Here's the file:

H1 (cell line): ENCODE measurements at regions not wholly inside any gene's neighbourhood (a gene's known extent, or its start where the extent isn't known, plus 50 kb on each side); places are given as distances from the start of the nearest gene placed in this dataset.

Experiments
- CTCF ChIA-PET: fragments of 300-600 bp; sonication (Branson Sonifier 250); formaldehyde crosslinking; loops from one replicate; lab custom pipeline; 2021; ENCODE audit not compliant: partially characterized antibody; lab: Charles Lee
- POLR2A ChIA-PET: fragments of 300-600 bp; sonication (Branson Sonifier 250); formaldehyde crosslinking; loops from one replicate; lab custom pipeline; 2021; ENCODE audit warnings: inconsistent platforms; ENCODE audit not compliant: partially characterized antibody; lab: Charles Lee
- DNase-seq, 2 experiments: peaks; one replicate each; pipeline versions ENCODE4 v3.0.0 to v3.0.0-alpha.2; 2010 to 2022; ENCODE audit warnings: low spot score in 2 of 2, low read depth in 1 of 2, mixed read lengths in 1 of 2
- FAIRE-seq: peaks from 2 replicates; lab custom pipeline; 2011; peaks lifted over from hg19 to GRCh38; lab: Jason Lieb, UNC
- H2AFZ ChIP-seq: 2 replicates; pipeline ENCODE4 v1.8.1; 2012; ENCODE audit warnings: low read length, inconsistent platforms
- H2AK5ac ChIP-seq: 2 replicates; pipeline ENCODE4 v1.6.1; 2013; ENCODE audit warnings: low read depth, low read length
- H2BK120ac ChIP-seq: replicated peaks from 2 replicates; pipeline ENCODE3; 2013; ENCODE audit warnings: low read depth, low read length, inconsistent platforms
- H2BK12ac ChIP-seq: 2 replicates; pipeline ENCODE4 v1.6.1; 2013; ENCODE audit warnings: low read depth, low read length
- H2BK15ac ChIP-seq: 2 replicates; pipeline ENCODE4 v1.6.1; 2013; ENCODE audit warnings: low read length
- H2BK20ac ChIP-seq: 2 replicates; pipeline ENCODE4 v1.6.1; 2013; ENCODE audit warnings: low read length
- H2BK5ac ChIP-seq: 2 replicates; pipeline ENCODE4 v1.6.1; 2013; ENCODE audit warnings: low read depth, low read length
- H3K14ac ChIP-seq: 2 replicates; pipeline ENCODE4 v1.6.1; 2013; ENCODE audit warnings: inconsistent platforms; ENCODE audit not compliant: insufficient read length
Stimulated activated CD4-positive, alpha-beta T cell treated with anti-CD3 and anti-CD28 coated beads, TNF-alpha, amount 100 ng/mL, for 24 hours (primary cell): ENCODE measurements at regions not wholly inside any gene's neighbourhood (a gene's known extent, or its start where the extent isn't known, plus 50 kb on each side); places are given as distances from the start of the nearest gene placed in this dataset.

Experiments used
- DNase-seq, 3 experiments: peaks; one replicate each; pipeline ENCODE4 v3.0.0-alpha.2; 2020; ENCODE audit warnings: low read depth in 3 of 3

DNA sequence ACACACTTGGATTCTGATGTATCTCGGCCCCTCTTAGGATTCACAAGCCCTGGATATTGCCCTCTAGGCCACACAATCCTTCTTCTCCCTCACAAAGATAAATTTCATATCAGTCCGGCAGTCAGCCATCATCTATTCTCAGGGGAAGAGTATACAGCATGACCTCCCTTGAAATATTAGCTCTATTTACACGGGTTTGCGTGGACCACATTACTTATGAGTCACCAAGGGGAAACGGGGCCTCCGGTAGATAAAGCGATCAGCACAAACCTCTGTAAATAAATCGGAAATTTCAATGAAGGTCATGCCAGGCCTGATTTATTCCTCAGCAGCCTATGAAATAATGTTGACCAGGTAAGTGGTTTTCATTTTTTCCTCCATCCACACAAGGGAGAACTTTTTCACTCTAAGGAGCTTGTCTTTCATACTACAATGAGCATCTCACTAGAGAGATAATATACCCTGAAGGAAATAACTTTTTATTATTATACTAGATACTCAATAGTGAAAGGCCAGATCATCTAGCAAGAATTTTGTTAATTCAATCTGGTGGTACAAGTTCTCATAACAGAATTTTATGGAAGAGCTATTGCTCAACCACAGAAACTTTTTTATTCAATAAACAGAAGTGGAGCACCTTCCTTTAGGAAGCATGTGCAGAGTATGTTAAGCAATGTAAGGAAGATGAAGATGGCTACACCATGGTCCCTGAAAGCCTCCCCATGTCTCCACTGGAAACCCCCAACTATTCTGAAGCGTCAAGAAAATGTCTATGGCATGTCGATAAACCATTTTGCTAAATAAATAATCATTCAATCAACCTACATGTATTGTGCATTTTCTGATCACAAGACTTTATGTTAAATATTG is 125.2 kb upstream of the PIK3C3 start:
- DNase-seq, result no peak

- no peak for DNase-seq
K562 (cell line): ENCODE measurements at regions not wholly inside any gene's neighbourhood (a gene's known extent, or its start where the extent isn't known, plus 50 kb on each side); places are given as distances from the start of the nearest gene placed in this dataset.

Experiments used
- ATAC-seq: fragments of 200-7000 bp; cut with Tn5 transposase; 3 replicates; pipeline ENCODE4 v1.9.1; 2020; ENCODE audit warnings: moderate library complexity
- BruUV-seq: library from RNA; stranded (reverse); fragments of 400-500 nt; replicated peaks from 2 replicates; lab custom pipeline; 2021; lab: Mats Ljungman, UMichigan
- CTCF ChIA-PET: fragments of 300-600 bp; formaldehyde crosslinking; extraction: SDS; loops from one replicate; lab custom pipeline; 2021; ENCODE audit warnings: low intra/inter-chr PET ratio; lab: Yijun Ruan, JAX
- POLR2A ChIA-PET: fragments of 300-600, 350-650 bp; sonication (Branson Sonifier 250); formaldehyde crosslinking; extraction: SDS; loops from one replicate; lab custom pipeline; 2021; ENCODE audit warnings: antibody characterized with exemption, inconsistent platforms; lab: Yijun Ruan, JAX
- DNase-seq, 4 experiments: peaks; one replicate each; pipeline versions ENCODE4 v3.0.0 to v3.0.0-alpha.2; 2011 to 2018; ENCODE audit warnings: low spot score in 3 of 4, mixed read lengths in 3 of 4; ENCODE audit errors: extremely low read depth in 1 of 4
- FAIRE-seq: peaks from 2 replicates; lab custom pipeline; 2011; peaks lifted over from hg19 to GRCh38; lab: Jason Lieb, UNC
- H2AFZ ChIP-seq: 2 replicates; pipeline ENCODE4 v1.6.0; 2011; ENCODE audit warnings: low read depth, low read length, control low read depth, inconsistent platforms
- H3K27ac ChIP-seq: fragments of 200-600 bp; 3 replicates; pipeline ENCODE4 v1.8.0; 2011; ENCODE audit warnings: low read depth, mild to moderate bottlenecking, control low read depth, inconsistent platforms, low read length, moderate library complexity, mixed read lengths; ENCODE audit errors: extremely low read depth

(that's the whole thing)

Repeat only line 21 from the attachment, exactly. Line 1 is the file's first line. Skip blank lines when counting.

K562 (cell line): ENCODE measurements at regions not wholly inside any gene's neighbourhood (a gene's known extent, or its start where the extent isn't known, plus 50 kb on each side); places are given as distances from the start of the nearest gene placed in this dataset.